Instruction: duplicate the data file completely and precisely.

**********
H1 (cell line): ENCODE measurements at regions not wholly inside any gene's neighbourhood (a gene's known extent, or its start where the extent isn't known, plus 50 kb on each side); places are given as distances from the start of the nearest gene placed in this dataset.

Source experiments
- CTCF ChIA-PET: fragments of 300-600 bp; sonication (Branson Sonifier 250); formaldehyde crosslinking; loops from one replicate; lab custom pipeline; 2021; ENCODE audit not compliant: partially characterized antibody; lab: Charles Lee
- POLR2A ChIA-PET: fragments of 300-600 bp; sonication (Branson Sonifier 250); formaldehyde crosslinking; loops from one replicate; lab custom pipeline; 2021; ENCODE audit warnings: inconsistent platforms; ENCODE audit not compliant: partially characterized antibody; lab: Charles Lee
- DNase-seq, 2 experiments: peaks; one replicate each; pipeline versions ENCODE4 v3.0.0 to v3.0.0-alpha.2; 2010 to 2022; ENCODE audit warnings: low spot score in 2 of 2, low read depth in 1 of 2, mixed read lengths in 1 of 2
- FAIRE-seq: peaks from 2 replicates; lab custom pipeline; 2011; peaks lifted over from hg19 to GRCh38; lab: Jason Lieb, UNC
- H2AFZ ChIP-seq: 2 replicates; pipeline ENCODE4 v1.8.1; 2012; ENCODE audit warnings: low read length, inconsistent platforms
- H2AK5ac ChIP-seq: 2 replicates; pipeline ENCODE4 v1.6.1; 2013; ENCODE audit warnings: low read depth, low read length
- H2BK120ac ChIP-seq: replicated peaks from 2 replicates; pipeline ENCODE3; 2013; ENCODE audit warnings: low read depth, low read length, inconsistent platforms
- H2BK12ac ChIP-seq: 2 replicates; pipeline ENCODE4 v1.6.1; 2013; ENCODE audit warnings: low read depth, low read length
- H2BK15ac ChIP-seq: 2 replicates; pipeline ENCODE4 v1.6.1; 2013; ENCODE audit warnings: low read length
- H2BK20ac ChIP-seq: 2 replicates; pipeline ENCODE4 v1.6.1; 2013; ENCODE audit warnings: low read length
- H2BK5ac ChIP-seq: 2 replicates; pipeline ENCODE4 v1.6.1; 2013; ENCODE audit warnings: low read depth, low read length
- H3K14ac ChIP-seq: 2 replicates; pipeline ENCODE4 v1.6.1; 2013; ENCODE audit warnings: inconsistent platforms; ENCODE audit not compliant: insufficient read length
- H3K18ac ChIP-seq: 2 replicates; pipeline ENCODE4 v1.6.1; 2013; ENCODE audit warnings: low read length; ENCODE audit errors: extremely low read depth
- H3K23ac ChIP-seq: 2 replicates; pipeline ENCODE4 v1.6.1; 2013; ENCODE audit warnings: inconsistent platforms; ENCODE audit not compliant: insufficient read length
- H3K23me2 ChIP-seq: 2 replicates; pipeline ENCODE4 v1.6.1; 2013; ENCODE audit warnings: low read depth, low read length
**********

H1 (cell line): ENCODE measurements at regions not wholly inside any gene's neighbourhood (a gene's known extent, or its start where the extent isn't known, plus 50 kb on each side); places are given as distances from the start of the nearest gene placed in this dataset.

Source experiments
- CTCF ChIA-PET: fragments of 300-600 bp; sonication (Branson Sonifier 250); formaldehyde crosslinking; loops from one replicate; lab custom pipeline; 2021; ENCODE audit not compliant: partially characterized antibody; lab: Charles Lee
- POLR2A ChIA-PET: fragments of 300-600 bp; sonication (Branson Sonifier 250); formaldehyde crosslinking; loops from one replicate; lab custom pipeline; 2021; ENCODE audit warnings: inconsistent platforms; ENCODE audit not compliant: partially characterized antibody; lab: Charles Lee
- DNase-seq, 2 experiments: peaks; one replicate each; pipeline versions ENCODE4 v3.0.0 to v3.0.0-alpha.2; 2010 to 2022; ENCODE audit warnings: low spot score in 2 of 2, low read depth in 1 of 2, mixed read lengths in 1 of 2
- FAIRE-seq: peaks from 2 replicates; lab custom pipeline; 2011; peaks lifted over from hg19 to GRCh38; lab: Jason Lieb, UNC
- H2AFZ ChIP-seq: 2 replicates; pipeline ENCODE4 v1.8.1; 2012; ENCODE audit warnings: low read length, inconsistent platforms
- H2AK5ac ChIP-seq: 2 replicates; pipeline ENCODE4 v1.6.1; 2013; ENCODE audit warnings: low read depth, low read length
- H2BK120ac ChIP-seq: replicated peaks from 2 replicates; pipeline ENCODE3; 2013; ENCODE audit warnings: low read depth, low read length, inconsistent platforms
- H2BK12ac ChIP-seq: 2 replicates; pipeline ENCODE4 v1.6.1; 2013; ENCODE audit warnings: low read depth, low read length
- H2BK15ac ChIP-seq: 2 replicates; pipeline ENCODE4 v1.6.1; 2013; ENCODE audit warnings: low read length
- H2BK20ac ChIP-seq: 2 replicates; pipeline ENCODE4 v1.6.1; 2013; ENCODE audit warnings: low read length
- H2BK5ac ChIP-seq: 2 replicates; pipeline ENCODE4 v1.6.1; 2013; ENCODE audit warnings: low read depth, low read length
- H3K14ac ChIP-seq: 2 replicates; pipeline ENCODE4 v1.6.1; 2013; ENCODE audit warnings: inconsistent platforms; ENCODE audit not compliant: insufficient read length
- H3K18ac ChIP-seq: 2 replicates; pipeline ENCODE4 v1.6.1; 2013; ENCODE audit warnings: low read length; ENCODE audit errors: extremely low read depth
- H3K23ac ChIP-seq: 2 replicates; pipeline ENCODE4 v1.6.1; 2013; ENCODE audit warnings: inconsistent platforms; ENCODE audit not compliant: insufficient read length
- H3K23me2 ChIP-seq: 2 replicates; pipeline ENCODE4 v1.6.1; 2013; ENCODE audit warnings: low read depth, low read length